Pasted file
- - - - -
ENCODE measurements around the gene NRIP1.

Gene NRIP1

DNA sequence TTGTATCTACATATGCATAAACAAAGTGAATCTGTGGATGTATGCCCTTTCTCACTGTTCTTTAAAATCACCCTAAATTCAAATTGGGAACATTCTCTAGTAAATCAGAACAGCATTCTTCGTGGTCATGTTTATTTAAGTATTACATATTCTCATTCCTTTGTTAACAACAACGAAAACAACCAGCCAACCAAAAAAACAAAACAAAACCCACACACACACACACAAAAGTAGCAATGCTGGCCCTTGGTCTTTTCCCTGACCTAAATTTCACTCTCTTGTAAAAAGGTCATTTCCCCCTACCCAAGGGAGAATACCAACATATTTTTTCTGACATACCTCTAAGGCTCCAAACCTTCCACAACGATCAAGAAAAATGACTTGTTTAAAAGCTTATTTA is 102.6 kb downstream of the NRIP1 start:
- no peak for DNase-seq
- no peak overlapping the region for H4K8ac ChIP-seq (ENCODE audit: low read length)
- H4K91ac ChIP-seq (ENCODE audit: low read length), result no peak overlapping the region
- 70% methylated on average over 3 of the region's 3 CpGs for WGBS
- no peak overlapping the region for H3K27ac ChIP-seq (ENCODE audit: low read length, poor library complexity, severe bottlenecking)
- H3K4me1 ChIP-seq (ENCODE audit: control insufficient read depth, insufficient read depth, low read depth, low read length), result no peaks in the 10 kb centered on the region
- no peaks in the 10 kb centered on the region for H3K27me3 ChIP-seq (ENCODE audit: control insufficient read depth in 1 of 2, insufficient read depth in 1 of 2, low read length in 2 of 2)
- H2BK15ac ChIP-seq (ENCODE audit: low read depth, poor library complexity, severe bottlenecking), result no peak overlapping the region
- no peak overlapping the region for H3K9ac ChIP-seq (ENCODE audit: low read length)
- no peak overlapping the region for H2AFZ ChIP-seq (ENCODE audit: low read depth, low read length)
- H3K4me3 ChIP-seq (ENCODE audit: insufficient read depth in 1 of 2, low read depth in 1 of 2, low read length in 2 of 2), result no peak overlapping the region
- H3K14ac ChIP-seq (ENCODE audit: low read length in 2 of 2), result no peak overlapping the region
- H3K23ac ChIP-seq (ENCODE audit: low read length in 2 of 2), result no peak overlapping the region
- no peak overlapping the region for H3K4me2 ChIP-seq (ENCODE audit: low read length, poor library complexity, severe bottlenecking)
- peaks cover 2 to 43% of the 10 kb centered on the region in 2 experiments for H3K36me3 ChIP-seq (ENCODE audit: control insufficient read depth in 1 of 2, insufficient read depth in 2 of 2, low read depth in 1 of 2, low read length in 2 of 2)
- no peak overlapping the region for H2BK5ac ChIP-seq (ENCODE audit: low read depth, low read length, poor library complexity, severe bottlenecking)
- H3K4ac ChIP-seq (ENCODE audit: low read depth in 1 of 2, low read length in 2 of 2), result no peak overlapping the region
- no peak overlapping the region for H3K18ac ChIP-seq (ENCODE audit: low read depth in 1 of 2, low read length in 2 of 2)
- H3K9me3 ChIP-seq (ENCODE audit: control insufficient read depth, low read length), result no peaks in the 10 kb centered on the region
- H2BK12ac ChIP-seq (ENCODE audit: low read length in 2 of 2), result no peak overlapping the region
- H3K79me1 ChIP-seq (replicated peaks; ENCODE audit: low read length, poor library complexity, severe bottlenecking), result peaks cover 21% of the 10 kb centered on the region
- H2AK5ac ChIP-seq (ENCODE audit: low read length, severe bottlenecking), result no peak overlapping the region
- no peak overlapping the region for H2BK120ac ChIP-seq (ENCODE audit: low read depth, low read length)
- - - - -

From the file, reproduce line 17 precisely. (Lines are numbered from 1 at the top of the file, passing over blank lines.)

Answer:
- no peak overlapping the region for H3K4me2 ChIP-seq (ENCODE audit: low read length, poor library complexity, severe bottlenecking)